“If I could just cherry-pick AMC, FX and not have to pay for Nickelodeon and not have to pay for all the other stuff, you might get there,” said Mike White, chairman/chief executive officer of DirecTV, at a MoffettNathanson Research event.It probably won’t happen, though. It wouldn’t be simple for the likes of Disney to partner with Dish Network to start an OTT service. Instead, White believes, Disney and others will do all they can to package in as many channels as possible. Because they are big diversified TV/media companies, they will use their leverage to get the most bang for their buck, defeating what price-sensitive TV consumers ideally seek -- to spend less on TV by signing up for just the handful of channels they want to watch.
White said even a $35 or $40 a month TV package isn’t cheap enough, that more than $12 a month turns off these consumers.
The likes of Aereo, at just under $10 a month, may a good idea for a cheaper product. But Aereo’s viability is still up in the air, with the Supreme Court expected to rule on it sometime in the middle of next month.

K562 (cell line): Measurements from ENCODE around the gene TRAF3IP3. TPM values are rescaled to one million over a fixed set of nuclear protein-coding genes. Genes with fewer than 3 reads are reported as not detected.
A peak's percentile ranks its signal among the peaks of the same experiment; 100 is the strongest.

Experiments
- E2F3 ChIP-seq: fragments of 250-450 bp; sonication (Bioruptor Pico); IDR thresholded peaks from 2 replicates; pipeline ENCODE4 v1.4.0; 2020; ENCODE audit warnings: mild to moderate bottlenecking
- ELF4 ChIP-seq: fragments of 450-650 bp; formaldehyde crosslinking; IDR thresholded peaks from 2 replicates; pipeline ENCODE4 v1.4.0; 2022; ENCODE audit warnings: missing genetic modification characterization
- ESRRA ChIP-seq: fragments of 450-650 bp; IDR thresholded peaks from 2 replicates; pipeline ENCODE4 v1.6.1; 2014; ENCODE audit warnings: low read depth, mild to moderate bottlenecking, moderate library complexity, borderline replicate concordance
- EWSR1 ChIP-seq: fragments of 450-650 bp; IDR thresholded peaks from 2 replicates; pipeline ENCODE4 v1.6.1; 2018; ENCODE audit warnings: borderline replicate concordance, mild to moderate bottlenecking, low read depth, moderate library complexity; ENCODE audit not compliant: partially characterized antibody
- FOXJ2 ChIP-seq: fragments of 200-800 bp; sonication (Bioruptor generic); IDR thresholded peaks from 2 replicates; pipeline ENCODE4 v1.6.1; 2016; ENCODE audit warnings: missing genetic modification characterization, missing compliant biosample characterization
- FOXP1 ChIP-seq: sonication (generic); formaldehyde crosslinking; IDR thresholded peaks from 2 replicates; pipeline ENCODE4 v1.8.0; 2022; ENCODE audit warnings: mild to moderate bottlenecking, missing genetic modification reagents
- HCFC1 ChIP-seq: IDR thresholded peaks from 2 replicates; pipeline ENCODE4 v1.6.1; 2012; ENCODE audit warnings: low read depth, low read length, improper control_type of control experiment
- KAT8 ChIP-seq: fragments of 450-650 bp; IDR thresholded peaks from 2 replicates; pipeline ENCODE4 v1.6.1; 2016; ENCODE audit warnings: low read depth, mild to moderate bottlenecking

Even then, getting content owners to sell their channels on a selective, individual basis to a DirecTV, Dish or Comcast for a slimmed-down OTT service would be tricky. That’s because big media-content producers also want to continue selling their usual bundle of networks to TV distributors for those all-inclusive, high-priced, all-you-can-eat services.
What would make a true OTT a la carte service work? The answer: incremental revenue for all parties -- and savings for consumers. That’s a floss-thin tightrope. White says these new-type of OTT services might just “cannibalize” the old ones.
“Cannibalization” and “a la carte”: Words to be entertained by.